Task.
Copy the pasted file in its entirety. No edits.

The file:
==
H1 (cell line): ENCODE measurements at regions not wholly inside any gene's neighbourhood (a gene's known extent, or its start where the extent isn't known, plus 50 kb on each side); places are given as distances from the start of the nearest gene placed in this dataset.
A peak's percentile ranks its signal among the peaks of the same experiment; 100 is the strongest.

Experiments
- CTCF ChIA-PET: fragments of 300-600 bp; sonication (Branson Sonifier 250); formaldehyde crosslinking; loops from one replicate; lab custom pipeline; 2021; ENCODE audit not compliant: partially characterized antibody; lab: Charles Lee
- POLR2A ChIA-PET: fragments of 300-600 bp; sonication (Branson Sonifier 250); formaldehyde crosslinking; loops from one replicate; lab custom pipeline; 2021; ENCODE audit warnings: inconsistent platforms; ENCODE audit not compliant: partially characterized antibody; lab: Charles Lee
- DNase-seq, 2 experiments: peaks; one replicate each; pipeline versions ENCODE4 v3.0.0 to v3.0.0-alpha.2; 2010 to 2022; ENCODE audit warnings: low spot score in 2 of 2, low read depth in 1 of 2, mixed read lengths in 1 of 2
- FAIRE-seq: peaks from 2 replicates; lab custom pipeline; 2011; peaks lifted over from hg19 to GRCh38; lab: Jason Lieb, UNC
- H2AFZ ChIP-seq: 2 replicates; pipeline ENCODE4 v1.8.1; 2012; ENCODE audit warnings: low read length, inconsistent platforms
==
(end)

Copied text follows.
H1 (cell line): ENCODE measurements at regions not wholly inside any gene's neighbourhood (a gene's known extent, or its start where the extent isn't known, plus 50 kb on each side); places are given as distances from the start of the nearest gene placed in this dataset.
A peak's percentile ranks its signal among the peaks of the same experiment; 100 is the strongest.

Experiments
- CTCF ChIA-PET: fragments of 300-600 bp; sonication (Branson Sonifier 250); formaldehyde crosslinking; loops from one replicate; lab custom pipeline; 2021; ENCODE audit not compliant: partially characterized antibody; lab: Charles Lee
- POLR2A ChIA-PET: fragments of 300-600 bp; sonication (Branson Sonifier 250); formaldehyde crosslinking; loops from one replicate; lab custom pipeline; 2021; ENCODE audit warnings: inconsistent platforms; ENCODE audit not compliant: partially characterized antibody; lab: Charles Lee
- DNase-seq, 2 experiments: peaks; one replicate each; pipeline versions ENCODE4 v3.0.0 to v3.0.0-alpha.2; 2010 to 2022; ENCODE audit warnings: low spot score in 2 of 2, low read depth in 1 of 2, mixed read lengths in 1 of 2
- FAIRE-seq: peaks from 2 replicates; lab custom pipeline; 2011; peaks lifted over from hg19 to GRCh38; lab: Jason Lieb, UNC
- H2AFZ ChIP-seq: 2 replicates; pipeline ENCODE4 v1.8.1; 2012; ENCODE audit warnings: low read length, inconsistent platforms